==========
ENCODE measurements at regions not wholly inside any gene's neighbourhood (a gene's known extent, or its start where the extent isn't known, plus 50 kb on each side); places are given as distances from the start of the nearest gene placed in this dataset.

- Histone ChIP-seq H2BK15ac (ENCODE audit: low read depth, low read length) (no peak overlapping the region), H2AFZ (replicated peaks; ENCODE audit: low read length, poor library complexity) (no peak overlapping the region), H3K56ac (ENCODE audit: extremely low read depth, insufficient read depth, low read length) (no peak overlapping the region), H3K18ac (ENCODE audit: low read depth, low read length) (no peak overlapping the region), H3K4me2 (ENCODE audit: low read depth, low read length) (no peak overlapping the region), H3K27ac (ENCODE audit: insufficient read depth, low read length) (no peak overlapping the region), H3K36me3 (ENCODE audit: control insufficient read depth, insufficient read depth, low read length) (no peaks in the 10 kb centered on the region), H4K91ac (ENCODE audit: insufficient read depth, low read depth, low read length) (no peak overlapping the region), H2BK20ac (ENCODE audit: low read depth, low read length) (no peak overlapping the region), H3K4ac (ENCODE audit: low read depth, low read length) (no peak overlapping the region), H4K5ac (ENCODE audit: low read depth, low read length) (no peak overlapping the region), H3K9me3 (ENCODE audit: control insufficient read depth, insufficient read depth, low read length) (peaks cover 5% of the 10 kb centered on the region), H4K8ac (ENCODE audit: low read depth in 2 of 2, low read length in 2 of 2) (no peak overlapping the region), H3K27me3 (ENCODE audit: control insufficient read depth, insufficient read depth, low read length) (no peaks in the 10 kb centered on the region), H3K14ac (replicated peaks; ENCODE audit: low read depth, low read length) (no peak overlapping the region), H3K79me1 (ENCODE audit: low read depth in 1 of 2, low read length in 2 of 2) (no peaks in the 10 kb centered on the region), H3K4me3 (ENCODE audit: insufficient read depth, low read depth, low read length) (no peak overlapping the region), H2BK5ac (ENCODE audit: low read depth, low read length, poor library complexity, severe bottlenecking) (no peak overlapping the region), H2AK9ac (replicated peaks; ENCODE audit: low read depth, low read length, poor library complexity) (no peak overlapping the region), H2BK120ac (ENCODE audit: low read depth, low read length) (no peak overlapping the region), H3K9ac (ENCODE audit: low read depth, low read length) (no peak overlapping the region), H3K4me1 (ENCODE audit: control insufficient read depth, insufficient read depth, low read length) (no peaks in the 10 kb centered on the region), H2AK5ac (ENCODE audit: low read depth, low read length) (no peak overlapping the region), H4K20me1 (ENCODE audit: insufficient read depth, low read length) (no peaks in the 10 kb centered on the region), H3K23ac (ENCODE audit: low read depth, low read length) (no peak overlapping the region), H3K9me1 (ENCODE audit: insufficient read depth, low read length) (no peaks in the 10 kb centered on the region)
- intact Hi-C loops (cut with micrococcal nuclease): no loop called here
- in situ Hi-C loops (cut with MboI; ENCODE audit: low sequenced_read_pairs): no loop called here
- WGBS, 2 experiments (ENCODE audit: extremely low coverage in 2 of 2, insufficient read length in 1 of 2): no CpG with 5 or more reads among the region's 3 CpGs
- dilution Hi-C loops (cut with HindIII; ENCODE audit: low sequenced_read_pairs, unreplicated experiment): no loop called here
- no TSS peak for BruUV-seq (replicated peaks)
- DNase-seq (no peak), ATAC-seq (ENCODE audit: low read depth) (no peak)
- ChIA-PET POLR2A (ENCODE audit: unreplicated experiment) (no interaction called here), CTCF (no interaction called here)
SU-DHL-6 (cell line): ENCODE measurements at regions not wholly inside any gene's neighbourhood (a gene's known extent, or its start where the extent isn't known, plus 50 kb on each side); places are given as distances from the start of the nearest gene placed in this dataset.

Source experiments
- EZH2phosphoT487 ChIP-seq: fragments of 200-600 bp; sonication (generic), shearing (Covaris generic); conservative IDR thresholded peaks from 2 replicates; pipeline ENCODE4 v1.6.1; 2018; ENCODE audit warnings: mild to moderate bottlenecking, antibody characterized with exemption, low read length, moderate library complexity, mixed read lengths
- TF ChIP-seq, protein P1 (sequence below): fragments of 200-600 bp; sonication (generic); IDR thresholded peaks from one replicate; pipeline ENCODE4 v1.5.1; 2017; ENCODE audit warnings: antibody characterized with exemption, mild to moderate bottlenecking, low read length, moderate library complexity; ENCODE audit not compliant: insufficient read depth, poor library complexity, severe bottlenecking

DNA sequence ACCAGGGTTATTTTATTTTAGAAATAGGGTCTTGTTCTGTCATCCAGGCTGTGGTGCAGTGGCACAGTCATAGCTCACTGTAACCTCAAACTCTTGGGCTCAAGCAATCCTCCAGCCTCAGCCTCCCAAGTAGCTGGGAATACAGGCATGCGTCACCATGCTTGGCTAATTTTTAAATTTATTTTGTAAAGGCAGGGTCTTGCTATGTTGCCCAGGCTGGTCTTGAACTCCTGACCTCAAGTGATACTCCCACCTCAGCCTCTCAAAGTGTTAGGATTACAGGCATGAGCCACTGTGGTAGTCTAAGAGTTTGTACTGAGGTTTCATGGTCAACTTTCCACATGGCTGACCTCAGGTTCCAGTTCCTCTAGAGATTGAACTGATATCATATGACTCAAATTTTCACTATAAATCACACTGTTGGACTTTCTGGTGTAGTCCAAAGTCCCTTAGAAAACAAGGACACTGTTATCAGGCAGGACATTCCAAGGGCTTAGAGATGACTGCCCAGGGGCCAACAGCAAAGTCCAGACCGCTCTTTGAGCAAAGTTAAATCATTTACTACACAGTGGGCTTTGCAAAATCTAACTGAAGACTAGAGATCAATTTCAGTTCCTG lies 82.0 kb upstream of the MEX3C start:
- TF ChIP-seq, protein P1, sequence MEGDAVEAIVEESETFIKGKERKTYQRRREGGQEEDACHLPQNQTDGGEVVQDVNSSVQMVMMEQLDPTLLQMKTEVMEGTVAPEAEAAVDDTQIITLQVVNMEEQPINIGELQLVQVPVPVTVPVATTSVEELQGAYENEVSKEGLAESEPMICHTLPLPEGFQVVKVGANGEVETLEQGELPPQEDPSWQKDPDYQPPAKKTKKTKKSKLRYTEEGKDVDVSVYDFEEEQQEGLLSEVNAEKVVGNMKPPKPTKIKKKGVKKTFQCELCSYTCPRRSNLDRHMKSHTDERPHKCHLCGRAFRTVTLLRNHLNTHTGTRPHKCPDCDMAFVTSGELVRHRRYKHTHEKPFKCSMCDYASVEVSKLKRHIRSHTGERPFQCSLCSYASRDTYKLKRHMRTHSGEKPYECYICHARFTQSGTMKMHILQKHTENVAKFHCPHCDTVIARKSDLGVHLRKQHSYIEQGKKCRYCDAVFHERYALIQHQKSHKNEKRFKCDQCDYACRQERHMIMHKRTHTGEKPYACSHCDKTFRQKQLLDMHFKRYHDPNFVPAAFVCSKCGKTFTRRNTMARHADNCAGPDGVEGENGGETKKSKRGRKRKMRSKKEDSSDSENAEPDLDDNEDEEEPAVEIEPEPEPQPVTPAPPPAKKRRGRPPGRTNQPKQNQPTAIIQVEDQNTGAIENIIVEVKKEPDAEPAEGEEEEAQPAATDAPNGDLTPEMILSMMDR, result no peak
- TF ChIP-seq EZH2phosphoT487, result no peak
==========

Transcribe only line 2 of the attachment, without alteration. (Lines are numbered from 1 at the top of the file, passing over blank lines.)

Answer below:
- Histone ChIP-seq H2BK15ac (ENCODE audit: low read depth, low read length) (no peak overlapping the region), H2AFZ (replicated peaks; ENCODE audit: low read length, poor library complexity) (no peak overlapping the region), H3K56ac (ENCODE audit: extremely low read depth, insufficient read depth, low read length) (no peak overlapping the region), H3K18ac (ENCODE audit: low read depth, low read length) (no peak overlapping the region), H3K4me2 (ENCODE audit: low read depth, low read length) (no peak overlapping the region), H3K27ac (ENCODE audit: insufficient read depth, low read length) (no peak overlapping the region), H3K36me3 (ENCODE audit: control insufficient read depth, insufficient read depth, low read length) (no peaks in the 10 kb centered on the region), H4K91ac (ENCODE audit: insufficient read depth, low read depth, low read length) (no peak overlapping the region), H2BK20ac (ENCODE audit: low read depth, low read length) (no peak overlapping the region), H3K4ac (ENCODE audit: low read depth, low read length) (no peak overlapping the region), H4K5ac (ENCODE audit: low read depth, low read length) (no peak overlapping the region), H3K9me3 (ENCODE audit: control insufficient read depth, insufficient read depth, low read length) (peaks cover 5% of the 10 kb centered on the region), H4K8ac (ENCODE audit: low read depth in 2 of 2, low read length in 2 of 2) (no peak overlapping the region), H3K27me3 (ENCODE audit: control insufficient read depth, insufficient read depth, low read length) (no peaks in the 10 kb centered on the region), H3K14ac (replicated peaks; ENCODE audit: low read depth, low read length) (no peak overlapping the region), H3K79me1 (ENCODE audit: low read depth in 1 of 2, low read length in 2 of 2) (no peaks in the 10 kb centered on the region), H3K4me3 (ENCODE audit: insufficient read depth, low read depth, low read length) (no peak overlapping the region), H2BK5ac (ENCODE audit: low read depth, low read length, poor library complexity, severe bottlenecking) (no peak overlapping the region), H2AK9ac (replicated peaks; ENCODE audit: low read depth, low read length, poor library complexity) (no peak overlapping the region), H2BK120ac (ENCODE audit: low read depth, low read length) (no peak overlapping the region), H3K9ac (ENCODE audit: low read depth, low read length) (no peak overlapping the region), H3K4me1 (ENCODE audit: control insufficient read depth, insufficient read depth, low read length) (no peaks in the 10 kb centered on the region), H2AK5ac (ENCODE audit: low read depth, low read length) (no peak overlapping the region), H4K20me1 (ENCODE audit: insufficient read depth, low read length) (no peaks in the 10 kb centered on the region), H3K23ac (ENCODE audit: low read depth, low read length) (no peak overlapping the region), H3K9me1 (ENCODE audit: insufficient read depth, low read length) (no peaks in the 10 kb centered on the region)